This news comes at a time when British Columbia's water resources are at a historic low. During last summer's drought, for the first time in its history, the City of Nelson was forced to implement Level Four Water Restrictions to preserve water for drinking and fire protection in 2015. This past summer two established domestic wells that source water from the Blewett aquifer in question ran dry.

Blewett residents are very concerned.  BCS Director K.L. Kivi notes that
 

“increased extraction, coupled with climate change, could result in
insufficient water for domestic use in Blewett and for the area’s
ecosystems. And surprisingly, there is no clear protection against such
extraction in the new Water Sustainability Act that is coming into
effect this year.”

The BCS has launched a petition addressed to BC Legislature, requesting that the government take action to project domestic water supplies from private enterprises and carry out a Water Sustainability Plan for the community in accordance with the new Water Act.  Such a Plan would also take in the other current and projected industrial uses of Aquifer 511, such as mining, a gravel pit, etc.  A letter from Minister Steve Thomson's office stated that “An aquifer characterization study is not currently planned for Aquifer #511.”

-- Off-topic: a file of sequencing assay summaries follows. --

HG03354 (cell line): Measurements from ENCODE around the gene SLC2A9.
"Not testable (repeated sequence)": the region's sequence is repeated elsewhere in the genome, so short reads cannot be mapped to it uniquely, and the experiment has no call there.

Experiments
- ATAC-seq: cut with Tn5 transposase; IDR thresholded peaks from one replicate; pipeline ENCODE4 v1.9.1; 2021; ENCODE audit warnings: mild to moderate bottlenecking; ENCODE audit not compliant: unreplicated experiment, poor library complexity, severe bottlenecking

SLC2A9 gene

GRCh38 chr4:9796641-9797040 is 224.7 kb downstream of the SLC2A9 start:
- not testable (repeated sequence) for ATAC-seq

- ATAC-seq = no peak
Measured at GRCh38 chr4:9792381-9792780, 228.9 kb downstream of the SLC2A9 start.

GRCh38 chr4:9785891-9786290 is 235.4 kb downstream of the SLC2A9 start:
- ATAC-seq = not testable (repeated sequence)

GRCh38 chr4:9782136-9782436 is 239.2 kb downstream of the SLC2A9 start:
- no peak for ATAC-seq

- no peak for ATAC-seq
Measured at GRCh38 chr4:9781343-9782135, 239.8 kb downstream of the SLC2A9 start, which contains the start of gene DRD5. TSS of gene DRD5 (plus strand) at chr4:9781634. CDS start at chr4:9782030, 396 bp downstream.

“For the province to let Okinshaw extract more water for export purposes
or to grant them a license to do so without adequate information, would
be unethical,”
— John Vanden Heuvel

concluded John Vanden Heuvel.   The BCS will continue to seek funds to do an independent, comprehensive groundwater study and plans to hold a public meeting about the issue in early spring.  For more information the public can visit the Blewett Conservation Society
Facebook page.


 

ATCO Forestry Plan

ATCO Wood Products are proposing to develop cut blocks in the Granite and Glade Creek areas just west of Blewett. They plan to access the blocks from the Rover Creek Forest Service Road. BCS is opposed to the proposed development for the following reasons:

1. A portion of Glade Creek has been proven unstable due partially to a flume that was constructed in and along the channel back in the 1950s or so.
2. An assessment is needed to determine the current stability in the whole of Glade Creek, there are water users located in the community of Glade that depend on that creek for drinking water and irrigation.
3. The Rover Creek area is already impacted by multiple activities (dumping, motorized recreation, logging, mining exploration, etc.) which continues to compromise refuge in the area for wildlife.